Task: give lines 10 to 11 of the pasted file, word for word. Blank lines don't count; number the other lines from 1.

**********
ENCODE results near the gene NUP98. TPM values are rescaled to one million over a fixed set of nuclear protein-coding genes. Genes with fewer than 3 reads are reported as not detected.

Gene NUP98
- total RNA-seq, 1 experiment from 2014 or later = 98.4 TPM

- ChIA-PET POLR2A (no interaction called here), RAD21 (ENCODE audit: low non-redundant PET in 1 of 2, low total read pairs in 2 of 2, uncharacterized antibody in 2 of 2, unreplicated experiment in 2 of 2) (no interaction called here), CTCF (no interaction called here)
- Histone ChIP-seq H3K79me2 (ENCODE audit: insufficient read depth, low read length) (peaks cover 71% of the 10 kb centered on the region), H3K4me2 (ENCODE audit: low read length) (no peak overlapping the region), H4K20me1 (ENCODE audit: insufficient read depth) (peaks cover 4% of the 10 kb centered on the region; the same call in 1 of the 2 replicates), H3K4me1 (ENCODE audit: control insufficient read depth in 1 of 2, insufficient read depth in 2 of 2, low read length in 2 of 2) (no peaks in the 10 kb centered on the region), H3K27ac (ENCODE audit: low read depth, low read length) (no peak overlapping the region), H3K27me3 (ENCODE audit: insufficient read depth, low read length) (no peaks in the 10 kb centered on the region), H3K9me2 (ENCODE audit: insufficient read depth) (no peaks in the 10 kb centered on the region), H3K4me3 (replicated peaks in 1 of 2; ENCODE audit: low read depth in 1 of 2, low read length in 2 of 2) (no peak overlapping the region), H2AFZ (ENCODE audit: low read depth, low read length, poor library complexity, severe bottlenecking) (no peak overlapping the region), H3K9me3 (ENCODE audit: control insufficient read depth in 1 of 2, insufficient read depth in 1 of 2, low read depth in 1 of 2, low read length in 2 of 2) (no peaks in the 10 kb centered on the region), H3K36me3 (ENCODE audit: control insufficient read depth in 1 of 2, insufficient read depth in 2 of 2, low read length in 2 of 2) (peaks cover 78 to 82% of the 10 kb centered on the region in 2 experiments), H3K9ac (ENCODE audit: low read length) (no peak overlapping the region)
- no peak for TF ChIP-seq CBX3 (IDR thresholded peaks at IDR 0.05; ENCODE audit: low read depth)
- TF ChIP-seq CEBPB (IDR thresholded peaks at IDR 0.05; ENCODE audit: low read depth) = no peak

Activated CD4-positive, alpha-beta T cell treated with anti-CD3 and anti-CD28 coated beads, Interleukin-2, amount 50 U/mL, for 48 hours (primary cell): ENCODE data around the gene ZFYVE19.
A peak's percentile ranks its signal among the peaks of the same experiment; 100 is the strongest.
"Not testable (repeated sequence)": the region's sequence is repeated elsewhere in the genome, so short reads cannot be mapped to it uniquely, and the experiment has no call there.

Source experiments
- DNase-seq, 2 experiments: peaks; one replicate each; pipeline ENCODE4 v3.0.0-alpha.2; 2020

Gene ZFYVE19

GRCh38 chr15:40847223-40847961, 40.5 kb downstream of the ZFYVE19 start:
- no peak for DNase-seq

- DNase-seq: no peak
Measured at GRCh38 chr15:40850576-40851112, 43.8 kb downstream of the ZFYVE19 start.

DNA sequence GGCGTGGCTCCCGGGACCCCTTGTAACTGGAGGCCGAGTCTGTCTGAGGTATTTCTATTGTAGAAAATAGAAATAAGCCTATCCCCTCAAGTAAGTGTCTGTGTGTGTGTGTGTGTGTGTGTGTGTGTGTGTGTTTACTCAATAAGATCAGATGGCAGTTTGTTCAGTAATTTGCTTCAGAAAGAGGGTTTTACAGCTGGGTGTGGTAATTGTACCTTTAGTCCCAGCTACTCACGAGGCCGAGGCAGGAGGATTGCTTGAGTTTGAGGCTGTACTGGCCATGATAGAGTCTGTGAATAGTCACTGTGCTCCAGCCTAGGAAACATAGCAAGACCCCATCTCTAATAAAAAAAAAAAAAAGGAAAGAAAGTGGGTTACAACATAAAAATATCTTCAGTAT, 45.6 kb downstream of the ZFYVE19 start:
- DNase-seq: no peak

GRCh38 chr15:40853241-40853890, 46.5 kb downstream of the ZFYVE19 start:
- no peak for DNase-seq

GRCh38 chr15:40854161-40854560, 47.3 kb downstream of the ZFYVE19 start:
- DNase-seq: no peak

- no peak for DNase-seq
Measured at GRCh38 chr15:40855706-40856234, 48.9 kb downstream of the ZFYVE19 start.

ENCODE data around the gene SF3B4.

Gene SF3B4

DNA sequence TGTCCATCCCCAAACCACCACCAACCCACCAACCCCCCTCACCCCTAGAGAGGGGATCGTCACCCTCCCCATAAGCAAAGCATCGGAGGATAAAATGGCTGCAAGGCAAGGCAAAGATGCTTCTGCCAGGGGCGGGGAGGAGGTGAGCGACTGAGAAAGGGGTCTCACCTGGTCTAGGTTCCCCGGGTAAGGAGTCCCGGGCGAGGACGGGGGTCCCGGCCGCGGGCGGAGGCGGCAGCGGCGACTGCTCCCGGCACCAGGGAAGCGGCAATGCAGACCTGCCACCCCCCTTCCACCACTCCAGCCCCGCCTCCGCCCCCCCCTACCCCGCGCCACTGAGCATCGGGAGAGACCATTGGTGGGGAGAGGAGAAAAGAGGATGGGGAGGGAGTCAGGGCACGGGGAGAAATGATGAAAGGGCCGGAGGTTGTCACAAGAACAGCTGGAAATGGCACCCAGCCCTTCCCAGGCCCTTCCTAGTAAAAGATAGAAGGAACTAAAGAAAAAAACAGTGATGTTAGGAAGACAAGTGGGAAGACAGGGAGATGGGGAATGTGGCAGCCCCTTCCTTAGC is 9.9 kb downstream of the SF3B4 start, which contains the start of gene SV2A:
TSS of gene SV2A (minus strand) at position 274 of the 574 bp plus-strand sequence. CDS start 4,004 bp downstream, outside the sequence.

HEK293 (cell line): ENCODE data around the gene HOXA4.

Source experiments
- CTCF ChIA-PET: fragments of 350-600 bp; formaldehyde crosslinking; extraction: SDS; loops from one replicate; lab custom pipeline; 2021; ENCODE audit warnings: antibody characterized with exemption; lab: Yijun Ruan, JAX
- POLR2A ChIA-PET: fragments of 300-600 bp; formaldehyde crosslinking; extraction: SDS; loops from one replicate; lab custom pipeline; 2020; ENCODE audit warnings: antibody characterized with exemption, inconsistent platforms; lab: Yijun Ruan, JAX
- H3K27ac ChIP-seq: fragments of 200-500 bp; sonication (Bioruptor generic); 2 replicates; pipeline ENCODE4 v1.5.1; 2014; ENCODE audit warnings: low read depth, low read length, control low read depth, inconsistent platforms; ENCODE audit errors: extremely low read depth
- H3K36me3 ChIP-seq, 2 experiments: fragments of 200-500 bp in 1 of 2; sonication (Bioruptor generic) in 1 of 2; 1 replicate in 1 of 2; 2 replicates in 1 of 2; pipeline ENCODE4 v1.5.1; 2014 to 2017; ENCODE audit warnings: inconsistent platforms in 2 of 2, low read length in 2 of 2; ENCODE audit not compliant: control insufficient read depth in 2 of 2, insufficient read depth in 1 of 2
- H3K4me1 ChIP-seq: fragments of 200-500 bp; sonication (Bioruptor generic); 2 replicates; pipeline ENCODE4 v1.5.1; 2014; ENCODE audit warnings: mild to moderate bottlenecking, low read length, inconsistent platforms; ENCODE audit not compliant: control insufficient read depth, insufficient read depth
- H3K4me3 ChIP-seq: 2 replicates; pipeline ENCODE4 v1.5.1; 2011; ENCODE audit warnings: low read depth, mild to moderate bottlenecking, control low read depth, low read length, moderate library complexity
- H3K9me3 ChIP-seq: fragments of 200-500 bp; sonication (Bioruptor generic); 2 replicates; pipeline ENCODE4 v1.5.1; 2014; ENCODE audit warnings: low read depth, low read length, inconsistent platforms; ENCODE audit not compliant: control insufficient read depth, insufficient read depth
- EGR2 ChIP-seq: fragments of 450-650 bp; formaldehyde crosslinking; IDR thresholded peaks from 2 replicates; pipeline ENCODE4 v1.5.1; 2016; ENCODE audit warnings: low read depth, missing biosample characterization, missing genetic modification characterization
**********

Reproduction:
"Not testable (repeated sequence)": the region's sequence is repeated elsewhere in the genome, so short reads cannot be mapped to it uniquely, and the experiment has no call there.

Source experiments